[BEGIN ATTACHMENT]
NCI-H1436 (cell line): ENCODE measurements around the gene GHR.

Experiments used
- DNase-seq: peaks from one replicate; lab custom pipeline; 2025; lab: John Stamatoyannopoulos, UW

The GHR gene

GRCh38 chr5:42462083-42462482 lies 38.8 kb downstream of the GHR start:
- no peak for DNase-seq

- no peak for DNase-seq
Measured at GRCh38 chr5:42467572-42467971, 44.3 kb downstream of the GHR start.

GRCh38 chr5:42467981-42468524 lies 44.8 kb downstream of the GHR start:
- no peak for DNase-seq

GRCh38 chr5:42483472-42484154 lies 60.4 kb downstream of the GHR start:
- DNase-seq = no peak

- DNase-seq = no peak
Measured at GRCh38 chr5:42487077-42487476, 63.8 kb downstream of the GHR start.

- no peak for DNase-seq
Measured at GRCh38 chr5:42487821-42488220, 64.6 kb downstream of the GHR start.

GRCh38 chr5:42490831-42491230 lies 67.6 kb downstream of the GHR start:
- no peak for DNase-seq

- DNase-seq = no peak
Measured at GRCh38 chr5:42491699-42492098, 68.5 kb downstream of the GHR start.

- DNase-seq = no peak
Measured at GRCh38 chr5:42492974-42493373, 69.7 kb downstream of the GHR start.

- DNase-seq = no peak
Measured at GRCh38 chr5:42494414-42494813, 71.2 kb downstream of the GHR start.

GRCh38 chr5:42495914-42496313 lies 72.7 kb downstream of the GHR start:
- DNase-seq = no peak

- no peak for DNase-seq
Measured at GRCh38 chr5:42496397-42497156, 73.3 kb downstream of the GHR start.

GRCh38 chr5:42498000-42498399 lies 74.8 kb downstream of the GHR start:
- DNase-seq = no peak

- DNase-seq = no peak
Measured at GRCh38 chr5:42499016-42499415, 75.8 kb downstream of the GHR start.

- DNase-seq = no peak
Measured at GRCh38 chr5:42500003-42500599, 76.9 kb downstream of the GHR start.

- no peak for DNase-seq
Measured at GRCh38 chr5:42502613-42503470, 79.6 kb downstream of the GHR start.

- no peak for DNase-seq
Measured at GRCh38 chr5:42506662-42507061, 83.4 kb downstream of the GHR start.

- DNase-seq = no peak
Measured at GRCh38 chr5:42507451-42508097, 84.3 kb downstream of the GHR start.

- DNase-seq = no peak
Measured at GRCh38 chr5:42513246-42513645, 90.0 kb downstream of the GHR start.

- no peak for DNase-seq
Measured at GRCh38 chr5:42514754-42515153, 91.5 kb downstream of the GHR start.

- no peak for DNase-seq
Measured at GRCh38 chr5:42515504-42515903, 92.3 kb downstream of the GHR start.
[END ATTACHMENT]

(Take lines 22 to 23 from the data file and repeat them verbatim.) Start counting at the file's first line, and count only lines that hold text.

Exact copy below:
Measured at GRCh38 chr5:42492974-42493373, 69.7 kb downstream of the GHR start.

- DNase-seq = no peak